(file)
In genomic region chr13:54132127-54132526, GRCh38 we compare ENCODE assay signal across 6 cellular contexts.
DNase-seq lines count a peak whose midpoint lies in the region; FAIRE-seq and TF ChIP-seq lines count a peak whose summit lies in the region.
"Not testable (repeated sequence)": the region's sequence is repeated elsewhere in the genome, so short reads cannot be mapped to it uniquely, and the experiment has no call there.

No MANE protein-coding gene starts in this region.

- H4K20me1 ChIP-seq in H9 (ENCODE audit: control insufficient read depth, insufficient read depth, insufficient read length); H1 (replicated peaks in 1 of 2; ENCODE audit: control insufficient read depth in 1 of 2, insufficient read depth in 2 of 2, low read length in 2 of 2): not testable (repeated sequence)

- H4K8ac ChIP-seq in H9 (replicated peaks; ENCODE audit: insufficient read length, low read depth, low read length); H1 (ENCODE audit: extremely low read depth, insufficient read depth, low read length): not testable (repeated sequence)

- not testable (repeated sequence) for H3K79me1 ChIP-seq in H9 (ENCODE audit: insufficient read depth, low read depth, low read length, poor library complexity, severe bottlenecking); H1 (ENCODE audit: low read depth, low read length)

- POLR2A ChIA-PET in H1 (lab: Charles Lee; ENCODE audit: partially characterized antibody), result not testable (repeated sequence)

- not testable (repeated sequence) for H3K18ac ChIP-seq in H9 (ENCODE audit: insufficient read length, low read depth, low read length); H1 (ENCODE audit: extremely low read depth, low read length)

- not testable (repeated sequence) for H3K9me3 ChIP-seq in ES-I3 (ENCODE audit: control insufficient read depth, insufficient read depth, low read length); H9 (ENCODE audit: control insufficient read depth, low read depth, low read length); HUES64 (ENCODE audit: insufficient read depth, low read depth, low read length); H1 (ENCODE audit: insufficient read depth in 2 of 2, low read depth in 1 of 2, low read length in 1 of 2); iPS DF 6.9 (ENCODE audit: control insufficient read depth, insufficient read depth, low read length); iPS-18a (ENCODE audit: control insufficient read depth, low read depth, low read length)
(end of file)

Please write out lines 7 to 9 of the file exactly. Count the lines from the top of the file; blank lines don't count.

- not testable (repeated sequence) for H3K79me1 ChIP-seq in H9 (ENCODE audit: insufficient read depth, low read depth, low read length, poor library complexity, severe bottlenecking); H1 (ENCODE audit: low read depth, low read length)

- POLR2A ChIA-PET in H1 (lab: Charles Lee; ENCODE audit: partially characterized antibody), result not testable (repeated sequence)

- not testable (repeated sequence) for H3K18ac ChIP-seq in H9 (ENCODE audit: insufficient read length, low read depth, low read length); H1 (ENCODE audit: extremely low read depth, low read length)